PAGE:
I have known about Walker's achievements for some time, but had forgotten her name. And now that it's Black History Month, it has forced me to pull out some backbrain inventory and finally write about it (stuff you know but haven't really processed coherently, and it's definitely not a medical term!). Let's get started.
Walker (born Sarah Breedlove on the day before Christmas Eve in 1867, died 1919) was the 5th of 6 children. Her parents were both slaves. She was the first child born in her family immediately after the end of slavery. She did not have the ability to obtain a formal education, especially hampered by Louisiana's government withholding support for the education of blacks. Her parents died when she was 7. She then worked to support her siblings.
After a brief marriage (she was widowed at 20) she moved to St. Louis to be with her brothers. Here she worked as a launderer and earned just less than 2 dollars a day, enough to put her daughter through school. Madame C.J. Walker also pushed herself through self-education and improvement to the best or her abilities, attending night school and learning at the African Methodist Episcopal church (a Church with an awesome history, click here for the wiki on it).
She noticed her own hair loss near her temples (and that of other black women as well). She finally came up with a formula that supposedly restored the hair loss, strengthened hair, stopped dandruff and more. This is (as Oprah puts it) her "A-ha" moment. BTW, Madame Walker, was the first Oprah. She even had plans to build a school for girls in Africa, but sadly died before she could realize this. From here she went on to start the first female beauty empire with her company Madame C.J. Walker. First door-to-door then national. She started selling products targeted to the African community. A first on so many levels.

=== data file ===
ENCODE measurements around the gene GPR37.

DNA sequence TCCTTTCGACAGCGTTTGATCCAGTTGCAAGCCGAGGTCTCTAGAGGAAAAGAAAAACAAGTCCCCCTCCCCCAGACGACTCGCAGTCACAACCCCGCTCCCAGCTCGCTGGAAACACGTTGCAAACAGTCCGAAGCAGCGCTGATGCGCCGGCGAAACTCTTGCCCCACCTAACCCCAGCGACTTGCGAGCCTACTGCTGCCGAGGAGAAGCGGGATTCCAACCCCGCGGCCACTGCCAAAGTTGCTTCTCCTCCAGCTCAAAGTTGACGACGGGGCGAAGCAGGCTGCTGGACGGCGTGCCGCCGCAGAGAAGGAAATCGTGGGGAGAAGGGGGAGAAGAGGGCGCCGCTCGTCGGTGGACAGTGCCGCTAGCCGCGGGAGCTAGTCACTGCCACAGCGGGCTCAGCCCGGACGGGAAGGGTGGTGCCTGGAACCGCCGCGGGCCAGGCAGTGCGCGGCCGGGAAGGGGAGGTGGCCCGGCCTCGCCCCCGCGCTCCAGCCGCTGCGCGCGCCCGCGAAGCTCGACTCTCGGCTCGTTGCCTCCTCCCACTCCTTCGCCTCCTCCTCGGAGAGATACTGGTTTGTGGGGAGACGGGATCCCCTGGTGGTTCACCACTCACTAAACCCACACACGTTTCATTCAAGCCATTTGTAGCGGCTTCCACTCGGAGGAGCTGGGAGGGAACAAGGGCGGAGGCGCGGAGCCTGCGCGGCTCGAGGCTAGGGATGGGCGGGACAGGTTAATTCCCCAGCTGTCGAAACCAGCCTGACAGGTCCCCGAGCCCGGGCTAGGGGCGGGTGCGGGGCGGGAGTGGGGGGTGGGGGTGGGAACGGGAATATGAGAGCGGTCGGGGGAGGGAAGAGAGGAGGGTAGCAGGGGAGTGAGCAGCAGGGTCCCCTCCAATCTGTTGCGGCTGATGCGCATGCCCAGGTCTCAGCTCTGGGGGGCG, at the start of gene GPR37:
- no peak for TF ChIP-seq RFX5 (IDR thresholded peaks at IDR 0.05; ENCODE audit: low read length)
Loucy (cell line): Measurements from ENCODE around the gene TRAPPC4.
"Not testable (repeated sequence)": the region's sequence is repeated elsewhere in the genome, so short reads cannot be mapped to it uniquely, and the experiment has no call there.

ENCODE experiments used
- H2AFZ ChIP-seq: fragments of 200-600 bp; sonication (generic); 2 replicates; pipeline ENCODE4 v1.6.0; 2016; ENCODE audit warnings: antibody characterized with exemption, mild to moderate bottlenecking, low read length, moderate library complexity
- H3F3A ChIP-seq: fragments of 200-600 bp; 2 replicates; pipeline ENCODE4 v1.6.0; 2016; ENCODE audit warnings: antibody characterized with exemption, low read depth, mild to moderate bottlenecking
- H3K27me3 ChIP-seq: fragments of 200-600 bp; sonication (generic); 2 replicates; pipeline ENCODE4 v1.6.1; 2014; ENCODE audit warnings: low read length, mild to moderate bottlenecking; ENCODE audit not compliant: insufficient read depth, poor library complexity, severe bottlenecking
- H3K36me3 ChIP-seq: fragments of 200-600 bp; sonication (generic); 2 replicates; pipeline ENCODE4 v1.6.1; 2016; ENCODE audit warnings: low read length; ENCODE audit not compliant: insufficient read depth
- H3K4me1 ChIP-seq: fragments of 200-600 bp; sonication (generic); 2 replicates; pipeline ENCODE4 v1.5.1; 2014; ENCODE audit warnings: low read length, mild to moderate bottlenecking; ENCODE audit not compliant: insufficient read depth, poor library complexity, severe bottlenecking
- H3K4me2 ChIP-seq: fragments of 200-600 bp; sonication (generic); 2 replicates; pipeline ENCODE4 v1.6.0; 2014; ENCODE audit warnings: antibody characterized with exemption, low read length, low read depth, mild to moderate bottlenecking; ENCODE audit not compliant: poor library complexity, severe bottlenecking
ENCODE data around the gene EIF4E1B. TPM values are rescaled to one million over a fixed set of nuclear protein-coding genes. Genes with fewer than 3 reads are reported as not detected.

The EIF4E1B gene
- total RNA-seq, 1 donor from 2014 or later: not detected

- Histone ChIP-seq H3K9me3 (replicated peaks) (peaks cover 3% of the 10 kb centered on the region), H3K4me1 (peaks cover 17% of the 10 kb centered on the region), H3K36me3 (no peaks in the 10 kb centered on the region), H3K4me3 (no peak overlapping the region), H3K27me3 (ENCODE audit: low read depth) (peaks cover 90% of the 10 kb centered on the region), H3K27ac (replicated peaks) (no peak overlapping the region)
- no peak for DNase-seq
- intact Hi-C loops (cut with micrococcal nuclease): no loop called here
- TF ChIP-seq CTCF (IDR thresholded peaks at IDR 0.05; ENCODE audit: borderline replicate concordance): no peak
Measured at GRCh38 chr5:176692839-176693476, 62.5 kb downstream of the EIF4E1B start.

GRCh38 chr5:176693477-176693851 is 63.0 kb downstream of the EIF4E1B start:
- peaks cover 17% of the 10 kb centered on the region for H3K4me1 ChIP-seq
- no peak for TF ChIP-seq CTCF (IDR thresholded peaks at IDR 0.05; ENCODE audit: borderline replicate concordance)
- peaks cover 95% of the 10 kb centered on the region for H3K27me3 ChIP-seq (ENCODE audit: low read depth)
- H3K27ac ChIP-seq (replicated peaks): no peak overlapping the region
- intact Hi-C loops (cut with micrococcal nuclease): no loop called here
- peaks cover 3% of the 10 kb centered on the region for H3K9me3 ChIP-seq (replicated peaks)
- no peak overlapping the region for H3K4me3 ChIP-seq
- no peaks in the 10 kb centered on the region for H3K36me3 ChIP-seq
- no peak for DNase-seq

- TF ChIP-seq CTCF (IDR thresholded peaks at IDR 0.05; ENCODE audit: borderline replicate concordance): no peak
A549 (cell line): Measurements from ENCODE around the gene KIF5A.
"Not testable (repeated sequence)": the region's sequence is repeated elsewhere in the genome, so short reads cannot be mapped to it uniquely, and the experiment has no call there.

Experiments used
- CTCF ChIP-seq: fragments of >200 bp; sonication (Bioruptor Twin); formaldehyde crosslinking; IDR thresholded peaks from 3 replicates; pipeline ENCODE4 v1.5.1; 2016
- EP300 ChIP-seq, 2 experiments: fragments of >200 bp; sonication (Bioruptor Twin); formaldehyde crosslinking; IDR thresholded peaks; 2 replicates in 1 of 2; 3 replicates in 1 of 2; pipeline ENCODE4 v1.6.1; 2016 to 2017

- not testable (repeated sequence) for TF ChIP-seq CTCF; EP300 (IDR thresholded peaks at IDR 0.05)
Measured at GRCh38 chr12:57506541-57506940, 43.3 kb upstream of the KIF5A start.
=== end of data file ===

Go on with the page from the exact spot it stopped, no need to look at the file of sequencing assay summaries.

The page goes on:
She had a deputy of agents not just selling her products, but also educating the public and customers on hygiene and a good appearance (um, I guess she was also the first Mary Kay). In fact, she believed, from her own experience, that with the difficulties facing young black women, if they took care of their appearance (skin, dress, and hair) they would find improved opportunities within the white dominated world. Her workforce employed African Americans and created entrepreneurs out of them. A typical agent of hers made more money than many white people. This, in a time where, as one can imagine, opportunities for blacks were severely limited to the lowest waged jobs. She built her own factory and started the first female beauty empire PERIOD. She went on to break barriers by building amazing properties such as the Villa Lewaro (pictured) in Long Island and drove her own car, illustrating the start of Blacks & Women breaking through socioeconomic barriers. According to various sources, she was the first self-made millionairess, black or white! These, however, are really the trivial points. Let's not get lost in glitz of these achievements.
Her REAL achievements